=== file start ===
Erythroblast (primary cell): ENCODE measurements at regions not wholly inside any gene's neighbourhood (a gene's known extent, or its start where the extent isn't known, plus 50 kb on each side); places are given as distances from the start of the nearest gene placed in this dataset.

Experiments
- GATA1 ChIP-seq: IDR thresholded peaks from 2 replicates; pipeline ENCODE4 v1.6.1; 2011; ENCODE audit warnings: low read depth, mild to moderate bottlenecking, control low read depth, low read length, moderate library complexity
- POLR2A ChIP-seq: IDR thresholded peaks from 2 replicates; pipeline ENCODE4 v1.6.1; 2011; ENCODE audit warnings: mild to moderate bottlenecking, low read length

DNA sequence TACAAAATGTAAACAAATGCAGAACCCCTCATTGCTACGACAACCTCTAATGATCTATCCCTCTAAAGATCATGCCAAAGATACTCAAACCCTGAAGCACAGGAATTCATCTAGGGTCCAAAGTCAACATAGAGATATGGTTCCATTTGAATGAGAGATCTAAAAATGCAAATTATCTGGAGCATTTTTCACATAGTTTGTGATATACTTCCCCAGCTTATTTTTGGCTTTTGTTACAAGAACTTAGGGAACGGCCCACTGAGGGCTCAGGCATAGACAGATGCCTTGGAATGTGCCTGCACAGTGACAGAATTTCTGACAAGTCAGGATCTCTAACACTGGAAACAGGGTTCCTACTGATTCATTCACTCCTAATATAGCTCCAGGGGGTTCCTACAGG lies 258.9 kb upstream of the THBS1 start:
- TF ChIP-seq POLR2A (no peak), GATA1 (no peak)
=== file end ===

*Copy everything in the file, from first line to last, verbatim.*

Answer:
Erythroblast (primary cell): ENCODE measurements at regions not wholly inside any gene's neighbourhood (a gene's known extent, or its start where the extent isn't known, plus 50 kb on each side); places are given as distances from the start of the nearest gene placed in this dataset.

Experiments
- GATA1 ChIP-seq: IDR thresholded peaks from 2 replicates; pipeline ENCODE4 v1.6.1; 2011; ENCODE audit warnings: low read depth, mild to moderate bottlenecking, control low read depth, low read length, moderate library complexity
- POLR2A ChIP-seq: IDR thresholded peaks from 2 replicates; pipeline ENCODE4 v1.6.1; 2011; ENCODE audit warnings: mild to moderate bottlenecking, low read length

DNA sequence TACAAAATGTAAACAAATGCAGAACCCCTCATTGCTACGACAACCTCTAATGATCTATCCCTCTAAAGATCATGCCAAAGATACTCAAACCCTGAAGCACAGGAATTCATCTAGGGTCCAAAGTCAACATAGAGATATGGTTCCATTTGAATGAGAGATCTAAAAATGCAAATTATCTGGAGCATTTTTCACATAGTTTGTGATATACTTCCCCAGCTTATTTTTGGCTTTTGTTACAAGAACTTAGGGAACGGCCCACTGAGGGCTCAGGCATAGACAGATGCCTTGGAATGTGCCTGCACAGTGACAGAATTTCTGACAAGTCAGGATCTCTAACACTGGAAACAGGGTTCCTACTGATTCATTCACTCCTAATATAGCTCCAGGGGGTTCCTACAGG lies 258.9 kb upstream of the THBS1 start:
- TF ChIP-seq POLR2A (no peak), GATA1 (no peak)